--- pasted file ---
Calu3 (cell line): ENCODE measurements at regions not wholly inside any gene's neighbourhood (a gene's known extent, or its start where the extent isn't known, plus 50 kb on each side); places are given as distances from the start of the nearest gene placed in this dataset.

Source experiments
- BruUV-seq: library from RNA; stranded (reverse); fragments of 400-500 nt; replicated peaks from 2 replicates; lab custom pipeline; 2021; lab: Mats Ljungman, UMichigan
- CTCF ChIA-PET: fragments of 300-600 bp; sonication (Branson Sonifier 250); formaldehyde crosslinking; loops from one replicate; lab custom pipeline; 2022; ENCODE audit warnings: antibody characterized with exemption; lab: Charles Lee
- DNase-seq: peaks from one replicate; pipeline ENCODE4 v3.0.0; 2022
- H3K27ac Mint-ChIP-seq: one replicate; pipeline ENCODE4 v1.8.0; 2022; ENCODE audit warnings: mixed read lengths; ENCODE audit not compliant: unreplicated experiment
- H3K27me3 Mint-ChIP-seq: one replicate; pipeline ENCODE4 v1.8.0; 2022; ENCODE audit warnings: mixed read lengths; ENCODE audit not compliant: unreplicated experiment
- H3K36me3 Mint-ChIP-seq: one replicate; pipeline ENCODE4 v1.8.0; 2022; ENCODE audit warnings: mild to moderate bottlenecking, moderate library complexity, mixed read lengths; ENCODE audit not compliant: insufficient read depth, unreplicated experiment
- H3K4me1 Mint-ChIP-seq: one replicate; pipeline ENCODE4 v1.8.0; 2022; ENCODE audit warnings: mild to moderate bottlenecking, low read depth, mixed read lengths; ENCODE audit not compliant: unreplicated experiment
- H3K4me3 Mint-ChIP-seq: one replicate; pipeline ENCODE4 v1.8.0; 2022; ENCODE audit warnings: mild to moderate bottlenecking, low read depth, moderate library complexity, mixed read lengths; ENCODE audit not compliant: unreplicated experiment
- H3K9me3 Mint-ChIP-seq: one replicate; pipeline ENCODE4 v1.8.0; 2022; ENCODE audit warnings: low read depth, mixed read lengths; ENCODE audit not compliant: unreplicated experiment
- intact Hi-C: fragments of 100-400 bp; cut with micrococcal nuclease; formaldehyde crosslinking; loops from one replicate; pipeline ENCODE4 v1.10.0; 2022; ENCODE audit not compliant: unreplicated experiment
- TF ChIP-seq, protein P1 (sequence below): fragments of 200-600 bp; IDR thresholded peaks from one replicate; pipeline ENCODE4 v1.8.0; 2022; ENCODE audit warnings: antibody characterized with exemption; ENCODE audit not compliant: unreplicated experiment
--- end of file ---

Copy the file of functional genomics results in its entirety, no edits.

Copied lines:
Calu3 (cell line): ENCODE measurements at regions not wholly inside any gene's neighbourhood (a gene's known extent, or its start where the extent isn't known, plus 50 kb on each side); places are given as distances from the start of the nearest gene placed in this dataset.

Source experiments
- BruUV-seq: library from RNA; stranded (reverse); fragments of 400-500 nt; replicated peaks from 2 replicates; lab custom pipeline; 2021; lab: Mats Ljungman, UMichigan
- CTCF ChIA-PET: fragments of 300-600 bp; sonication (Branson Sonifier 250); formaldehyde crosslinking; loops from one replicate; lab custom pipeline; 2022; ENCODE audit warnings: antibody characterized with exemption; lab: Charles Lee
- DNase-seq: peaks from one replicate; pipeline ENCODE4 v3.0.0; 2022
- H3K27ac Mint-ChIP-seq: one replicate; pipeline ENCODE4 v1.8.0; 2022; ENCODE audit warnings: mixed read lengths; ENCODE audit not compliant: unreplicated experiment
- H3K27me3 Mint-ChIP-seq: one replicate; pipeline ENCODE4 v1.8.0; 2022; ENCODE audit warnings: mixed read lengths; ENCODE audit not compliant: unreplicated experiment
- H3K36me3 Mint-ChIP-seq: one replicate; pipeline ENCODE4 v1.8.0; 2022; ENCODE audit warnings: mild to moderate bottlenecking, moderate library complexity, mixed read lengths; ENCODE audit not compliant: insufficient read depth, unreplicated experiment
- H3K4me1 Mint-ChIP-seq: one replicate; pipeline ENCODE4 v1.8.0; 2022; ENCODE audit warnings: mild to moderate bottlenecking, low read depth, mixed read lengths; ENCODE audit not compliant: unreplicated experiment
- H3K4me3 Mint-ChIP-seq: one replicate; pipeline ENCODE4 v1.8.0; 2022; ENCODE audit warnings: mild to moderate bottlenecking, low read depth, moderate library complexity, mixed read lengths; ENCODE audit not compliant: unreplicated experiment
- H3K9me3 Mint-ChIP-seq: one replicate; pipeline ENCODE4 v1.8.0; 2022; ENCODE audit warnings: low read depth, mixed read lengths; ENCODE audit not compliant: unreplicated experiment
- intact Hi-C: fragments of 100-400 bp; cut with micrococcal nuclease; formaldehyde crosslinking; loops from one replicate; pipeline ENCODE4 v1.10.0; 2022; ENCODE audit not compliant: unreplicated experiment
- TF ChIP-seq, protein P1 (sequence below): fragments of 200-600 bp; IDR thresholded peaks from one replicate; pipeline ENCODE4 v1.8.0; 2022; ENCODE audit warnings: antibody characterized with exemption; ENCODE audit not compliant: unreplicated experiment